Microsoft investigating zero-day Windows 7 hole

Microsoft confirmed to Cnet News that it is looking into a report of a vulnerability in Windows 7 and Server 2008 R2 that could be used by a malicious attacker to remotely crash PCs.

The software giant is looking into claims of a "possible denial-of-service vulnerability in Windows Server Message Block (SMB)," a Microsoft spokesperson confirmed. Security researcher Laurent Graffie published proof of concept code in a blog posting proclaiming "This bug is a real proof that SDL #FAIL". Laurent also added "the bug is so noob, it should have been spotted 2 years ago by the SDL if the SDL had ever existed."

The flaw kicks off an endless loop on the Server Message Block (SMB) protocol used for sharing files in Windows. The vulnerability report came a day after Microsoft's patch Tuesday for November. The software company released six patches to fix 15 vulnerabilities across different versions of Windows and Office.

Thanks to Jonathan Yaniv for the news tip

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36 Comments

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hotdog963al said,
Oh lawdie! I thought Windows 7 was supposed to be secure!

Every operating system has flaws. Linux updates? Oh they are to fix security issues. Mac updates? Same. So Windows is no different here.

There is no such thing as a 100% secure and internet connected machine. The only machines that are 100% internet secure are the ones not connected to the internet at all.

shinji257 said,
Every operating system has flaws. Linux updates? Oh they are to fix security issues. Mac updates? Same. So Windows is no different here.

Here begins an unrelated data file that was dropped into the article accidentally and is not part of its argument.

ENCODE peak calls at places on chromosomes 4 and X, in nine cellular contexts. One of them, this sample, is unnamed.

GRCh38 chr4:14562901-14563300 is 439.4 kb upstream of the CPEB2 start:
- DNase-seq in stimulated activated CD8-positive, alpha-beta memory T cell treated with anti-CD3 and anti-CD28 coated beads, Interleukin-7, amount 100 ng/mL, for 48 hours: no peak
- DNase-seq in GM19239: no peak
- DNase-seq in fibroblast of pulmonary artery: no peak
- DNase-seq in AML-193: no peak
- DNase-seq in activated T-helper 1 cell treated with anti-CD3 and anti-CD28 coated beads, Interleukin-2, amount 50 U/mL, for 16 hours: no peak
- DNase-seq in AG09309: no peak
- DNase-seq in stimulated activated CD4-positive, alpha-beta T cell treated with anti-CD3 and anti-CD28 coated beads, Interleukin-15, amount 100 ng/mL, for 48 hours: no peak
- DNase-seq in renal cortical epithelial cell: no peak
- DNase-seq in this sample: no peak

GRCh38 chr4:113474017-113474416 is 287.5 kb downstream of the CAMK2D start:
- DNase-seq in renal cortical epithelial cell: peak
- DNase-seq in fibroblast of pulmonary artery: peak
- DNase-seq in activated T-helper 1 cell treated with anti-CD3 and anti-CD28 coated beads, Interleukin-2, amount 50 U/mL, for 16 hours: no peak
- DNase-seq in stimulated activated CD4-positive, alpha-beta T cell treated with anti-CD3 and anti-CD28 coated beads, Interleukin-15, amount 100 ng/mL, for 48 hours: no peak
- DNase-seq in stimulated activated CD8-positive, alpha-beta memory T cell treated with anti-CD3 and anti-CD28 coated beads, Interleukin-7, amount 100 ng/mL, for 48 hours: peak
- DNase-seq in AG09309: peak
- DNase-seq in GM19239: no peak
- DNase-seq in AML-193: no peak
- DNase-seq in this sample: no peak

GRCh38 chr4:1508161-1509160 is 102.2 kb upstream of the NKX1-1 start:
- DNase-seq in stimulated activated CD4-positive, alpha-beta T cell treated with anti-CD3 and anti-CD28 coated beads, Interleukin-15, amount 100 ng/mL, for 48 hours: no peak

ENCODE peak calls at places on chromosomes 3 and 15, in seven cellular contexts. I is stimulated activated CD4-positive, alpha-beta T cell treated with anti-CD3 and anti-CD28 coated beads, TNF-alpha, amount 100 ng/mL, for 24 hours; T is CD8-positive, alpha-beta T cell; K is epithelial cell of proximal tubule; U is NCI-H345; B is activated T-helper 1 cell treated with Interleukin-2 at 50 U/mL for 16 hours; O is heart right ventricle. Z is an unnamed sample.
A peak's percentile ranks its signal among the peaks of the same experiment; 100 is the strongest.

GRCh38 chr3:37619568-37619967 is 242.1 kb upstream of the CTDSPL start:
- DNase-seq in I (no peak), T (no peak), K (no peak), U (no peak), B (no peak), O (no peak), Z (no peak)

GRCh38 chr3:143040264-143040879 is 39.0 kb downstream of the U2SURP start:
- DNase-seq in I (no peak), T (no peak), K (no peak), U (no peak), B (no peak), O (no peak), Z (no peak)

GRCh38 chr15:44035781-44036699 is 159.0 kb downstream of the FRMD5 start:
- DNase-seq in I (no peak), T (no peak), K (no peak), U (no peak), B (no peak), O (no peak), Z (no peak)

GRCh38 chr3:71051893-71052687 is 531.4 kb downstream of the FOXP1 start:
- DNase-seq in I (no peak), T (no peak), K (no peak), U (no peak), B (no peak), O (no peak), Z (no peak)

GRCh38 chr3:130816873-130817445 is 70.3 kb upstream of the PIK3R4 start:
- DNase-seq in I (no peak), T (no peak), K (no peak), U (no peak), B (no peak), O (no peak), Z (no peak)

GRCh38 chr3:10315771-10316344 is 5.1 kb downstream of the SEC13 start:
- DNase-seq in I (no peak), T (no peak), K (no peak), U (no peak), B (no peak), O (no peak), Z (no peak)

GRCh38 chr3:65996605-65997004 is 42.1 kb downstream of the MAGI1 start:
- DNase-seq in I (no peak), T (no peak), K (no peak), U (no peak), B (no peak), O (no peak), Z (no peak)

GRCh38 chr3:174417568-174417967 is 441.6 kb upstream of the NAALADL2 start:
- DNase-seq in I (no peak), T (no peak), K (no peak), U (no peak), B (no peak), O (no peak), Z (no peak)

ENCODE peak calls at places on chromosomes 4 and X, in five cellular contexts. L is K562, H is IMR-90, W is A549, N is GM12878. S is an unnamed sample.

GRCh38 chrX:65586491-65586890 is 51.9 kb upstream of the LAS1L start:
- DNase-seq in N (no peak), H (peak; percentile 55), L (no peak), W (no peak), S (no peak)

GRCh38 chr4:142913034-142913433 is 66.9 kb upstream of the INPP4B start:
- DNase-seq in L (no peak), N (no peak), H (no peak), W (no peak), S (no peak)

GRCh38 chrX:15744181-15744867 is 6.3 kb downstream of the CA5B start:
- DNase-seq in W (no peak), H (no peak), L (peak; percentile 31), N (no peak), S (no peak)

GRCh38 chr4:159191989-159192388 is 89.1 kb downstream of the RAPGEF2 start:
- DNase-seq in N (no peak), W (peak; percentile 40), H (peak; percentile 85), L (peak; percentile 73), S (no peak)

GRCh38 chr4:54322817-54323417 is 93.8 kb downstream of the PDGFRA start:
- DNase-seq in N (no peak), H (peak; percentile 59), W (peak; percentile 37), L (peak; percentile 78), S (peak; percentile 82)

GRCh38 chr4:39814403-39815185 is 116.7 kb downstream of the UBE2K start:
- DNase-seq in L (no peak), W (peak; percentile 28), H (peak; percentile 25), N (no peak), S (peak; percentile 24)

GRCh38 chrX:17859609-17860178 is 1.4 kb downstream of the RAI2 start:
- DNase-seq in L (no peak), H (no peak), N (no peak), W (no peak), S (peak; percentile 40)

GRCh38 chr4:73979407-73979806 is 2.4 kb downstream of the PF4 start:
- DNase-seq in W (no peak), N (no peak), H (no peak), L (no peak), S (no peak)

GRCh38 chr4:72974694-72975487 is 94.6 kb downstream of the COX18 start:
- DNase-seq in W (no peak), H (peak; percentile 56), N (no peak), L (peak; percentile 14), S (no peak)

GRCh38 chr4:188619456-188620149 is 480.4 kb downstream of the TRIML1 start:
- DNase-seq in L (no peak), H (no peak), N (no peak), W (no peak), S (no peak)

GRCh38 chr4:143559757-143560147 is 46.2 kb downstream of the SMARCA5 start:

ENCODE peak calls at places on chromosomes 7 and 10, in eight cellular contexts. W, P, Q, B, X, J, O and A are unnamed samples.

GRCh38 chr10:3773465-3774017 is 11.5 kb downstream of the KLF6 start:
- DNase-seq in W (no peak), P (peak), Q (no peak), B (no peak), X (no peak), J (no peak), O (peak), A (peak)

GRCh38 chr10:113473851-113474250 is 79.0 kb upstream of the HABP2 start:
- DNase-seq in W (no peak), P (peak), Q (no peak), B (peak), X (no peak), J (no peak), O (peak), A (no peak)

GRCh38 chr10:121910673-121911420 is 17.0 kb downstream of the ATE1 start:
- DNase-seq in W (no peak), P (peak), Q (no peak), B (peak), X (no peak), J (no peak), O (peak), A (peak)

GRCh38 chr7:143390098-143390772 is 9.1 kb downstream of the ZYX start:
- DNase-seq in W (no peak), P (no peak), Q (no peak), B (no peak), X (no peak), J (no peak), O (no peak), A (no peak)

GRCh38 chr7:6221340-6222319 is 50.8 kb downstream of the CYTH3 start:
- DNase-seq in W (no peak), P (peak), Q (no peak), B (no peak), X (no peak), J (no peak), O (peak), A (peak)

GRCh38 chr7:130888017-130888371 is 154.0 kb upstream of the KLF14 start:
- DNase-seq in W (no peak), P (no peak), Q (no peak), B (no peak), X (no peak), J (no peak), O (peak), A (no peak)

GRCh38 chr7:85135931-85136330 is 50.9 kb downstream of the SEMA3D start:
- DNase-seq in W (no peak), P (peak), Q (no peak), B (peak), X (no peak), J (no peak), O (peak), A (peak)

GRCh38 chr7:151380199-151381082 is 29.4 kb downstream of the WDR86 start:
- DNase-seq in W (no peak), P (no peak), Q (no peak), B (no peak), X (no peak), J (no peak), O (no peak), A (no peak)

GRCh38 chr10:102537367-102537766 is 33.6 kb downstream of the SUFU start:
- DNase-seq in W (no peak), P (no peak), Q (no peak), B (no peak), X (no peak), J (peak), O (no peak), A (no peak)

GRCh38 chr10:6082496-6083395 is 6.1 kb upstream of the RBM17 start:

There is no such thing as a 100% secure and internet connected machine. The only machines that are 100% internet secure are the ones not connected to the internet at all.


That is totally true. Anything man made has flaws.

Most of the viruses encountered are related to remote access or allowing access to ones pc. No need to worry about this stuff if you don't do any remote desktop or whatnot. Have a firewall also that pops up anything that is trying to make contact with whatever app you are using that you don't trust and your pretty much safe.

This was on the full-disclosure list at 23:00 UTC 10 Nov, 2009. According to the poster:
"November 8th, 2009: MSRC contacted
November 8th, 2009: MSRC acknoledge the vuln
November 11th, 2009: MRSC try to convince me that multi-vendor-ipv6 bug shouldn't appears on a security bulletin.
November 11th, 2009: Win 7 remote kernel smash released"

The POC code is also in the post on full-disclosure email list.

"This bug is a real proof that SDL #FAIL"

if Secure Development Lifecycle is a failure, then why products developped with the SDL methodology have much less flaws than their competitors?
IE = 30 flaws/year , Firefox = 120 flaws/year
SQL Server has about 10 times less flaws than Oracle
and Silverlight has had one flaw in 2 years! nothing compared to Flash player...
and I won't talk about WMP vs QuickTime/Real player, or .net VS JAVA ^^

sure, no matter the facts, SDL must be a failure if a guy on the internet who found a bug with a fuzzing tool says so... XD

link8506 said,
IE = 30 flaws/year , Firefox = 120 flaws/year